Here are some steps on how to give birth in a car, but the basics will apply no matter where you are.  Listen to the mother’s body.  Support the baby when it comes out.  Don’t wrap the umbilical cord around the baby’s neck.  Deliver the placenta.  Sometimes things go wrong, but if you don’t have access to a medical professional, there’s nothing you can really do.

These are three scenarios that the everyday person has a chance of dealing with by themselves or with limited help; they’re also common enough to be a persistent concern.  It’s always better to be prepared, with materials and knowledge, so even if you can’t find a trained medic, you can handle the situation temporarily.  Seconds count when medicine is concerned, so you’ll have to find the courage to act if necessary.  Or, maybe you’re unreasonably stubborn like me, and just want to see how far duct tape will take you.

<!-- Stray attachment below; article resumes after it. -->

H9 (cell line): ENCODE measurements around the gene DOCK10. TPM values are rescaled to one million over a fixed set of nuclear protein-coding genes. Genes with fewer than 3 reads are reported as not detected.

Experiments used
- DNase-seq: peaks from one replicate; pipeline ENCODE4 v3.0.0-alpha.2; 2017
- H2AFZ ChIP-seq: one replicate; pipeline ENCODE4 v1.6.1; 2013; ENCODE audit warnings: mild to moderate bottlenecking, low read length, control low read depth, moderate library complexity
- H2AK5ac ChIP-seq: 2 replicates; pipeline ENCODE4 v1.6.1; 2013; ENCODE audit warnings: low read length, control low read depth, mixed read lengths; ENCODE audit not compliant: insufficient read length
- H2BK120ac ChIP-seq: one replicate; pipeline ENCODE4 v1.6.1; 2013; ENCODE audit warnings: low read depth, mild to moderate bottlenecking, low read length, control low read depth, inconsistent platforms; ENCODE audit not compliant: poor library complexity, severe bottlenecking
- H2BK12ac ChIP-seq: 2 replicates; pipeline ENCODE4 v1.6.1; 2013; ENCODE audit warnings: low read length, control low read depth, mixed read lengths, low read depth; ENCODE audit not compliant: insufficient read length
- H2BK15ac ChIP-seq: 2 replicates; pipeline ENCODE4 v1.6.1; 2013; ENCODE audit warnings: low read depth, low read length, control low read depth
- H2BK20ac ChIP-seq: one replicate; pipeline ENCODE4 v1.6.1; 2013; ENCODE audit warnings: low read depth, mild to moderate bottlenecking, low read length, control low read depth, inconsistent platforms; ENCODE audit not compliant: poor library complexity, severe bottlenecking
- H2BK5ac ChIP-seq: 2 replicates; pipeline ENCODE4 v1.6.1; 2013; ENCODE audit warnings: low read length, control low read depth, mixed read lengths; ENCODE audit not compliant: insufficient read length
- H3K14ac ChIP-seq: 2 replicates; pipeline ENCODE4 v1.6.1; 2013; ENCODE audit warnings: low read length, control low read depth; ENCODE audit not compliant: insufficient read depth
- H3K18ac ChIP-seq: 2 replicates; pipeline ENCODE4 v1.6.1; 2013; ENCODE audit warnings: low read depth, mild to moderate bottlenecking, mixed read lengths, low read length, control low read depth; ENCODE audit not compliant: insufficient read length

Disclaimer: The Content is not intended to be a substitute for professional medical advice, diagnosis, or treatment. Always seek the advice of your physician or other qualified health provider with any questions you may have regarding a medical condition. Never disregard professional medical advice or delay in seeking it because of something you have read on this Website.

If you think you may have a medical emergency, call your doctor, go to the emergency department, or call 911 when possible. This content is intended for informational purposes only. See our full disclaimer here.